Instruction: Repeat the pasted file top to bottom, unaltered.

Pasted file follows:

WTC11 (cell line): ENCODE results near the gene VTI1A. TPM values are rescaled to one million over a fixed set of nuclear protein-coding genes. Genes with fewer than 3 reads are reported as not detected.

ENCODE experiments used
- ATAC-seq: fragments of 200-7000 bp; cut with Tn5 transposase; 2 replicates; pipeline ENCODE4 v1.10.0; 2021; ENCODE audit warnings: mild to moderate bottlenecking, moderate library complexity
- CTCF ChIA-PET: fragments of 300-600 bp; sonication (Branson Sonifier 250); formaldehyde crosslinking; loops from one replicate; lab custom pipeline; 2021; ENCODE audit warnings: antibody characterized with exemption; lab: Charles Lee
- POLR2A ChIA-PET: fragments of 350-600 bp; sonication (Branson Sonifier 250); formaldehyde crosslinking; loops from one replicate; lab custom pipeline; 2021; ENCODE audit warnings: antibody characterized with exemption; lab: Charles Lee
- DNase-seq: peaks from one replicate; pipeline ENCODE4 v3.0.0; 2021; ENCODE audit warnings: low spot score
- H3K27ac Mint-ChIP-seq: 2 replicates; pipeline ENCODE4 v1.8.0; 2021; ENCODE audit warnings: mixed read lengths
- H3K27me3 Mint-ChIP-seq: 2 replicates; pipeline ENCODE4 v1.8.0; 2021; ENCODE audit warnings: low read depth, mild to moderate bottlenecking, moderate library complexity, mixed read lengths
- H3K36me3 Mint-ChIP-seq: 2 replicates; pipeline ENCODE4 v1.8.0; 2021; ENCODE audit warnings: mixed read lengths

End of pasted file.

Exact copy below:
WTC11 (cell line): ENCODE results near the gene VTI1A. TPM values are rescaled to one million over a fixed set of nuclear protein-coding genes. Genes with fewer than 3 reads are reported as not detected.

ENCODE experiments used
- ATAC-seq: fragments of 200-7000 bp; cut with Tn5 transposase; 2 replicates; pipeline ENCODE4 v1.10.0; 2021; ENCODE audit warnings: mild to moderate bottlenecking, moderate library complexity
- CTCF ChIA-PET: fragments of 300-600 bp; sonication (Branson Sonifier 250); formaldehyde crosslinking; loops from one replicate; lab custom pipeline; 2021; ENCODE audit warnings: antibody characterized with exemption; lab: Charles Lee
- POLR2A ChIA-PET: fragments of 350-600 bp; sonication (Branson Sonifier 250); formaldehyde crosslinking; loops from one replicate; lab custom pipeline; 2021; ENCODE audit warnings: antibody characterized with exemption; lab: Charles Lee
- DNase-seq: peaks from one replicate; pipeline ENCODE4 v3.0.0; 2021; ENCODE audit warnings: low spot score
- H3K27ac Mint-ChIP-seq: 2 replicates; pipeline ENCODE4 v1.8.0; 2021; ENCODE audit warnings: mixed read lengths
- H3K27me3 Mint-ChIP-seq: 2 replicates; pipeline ENCODE4 v1.8.0; 2021; ENCODE audit warnings: low read depth, mild to moderate bottlenecking, moderate library complexity, mixed read lengths
- H3K36me3 Mint-ChIP-seq: 2 replicates; pipeline ENCODE4 v1.8.0; 2021; ENCODE audit warnings: mixed read lengths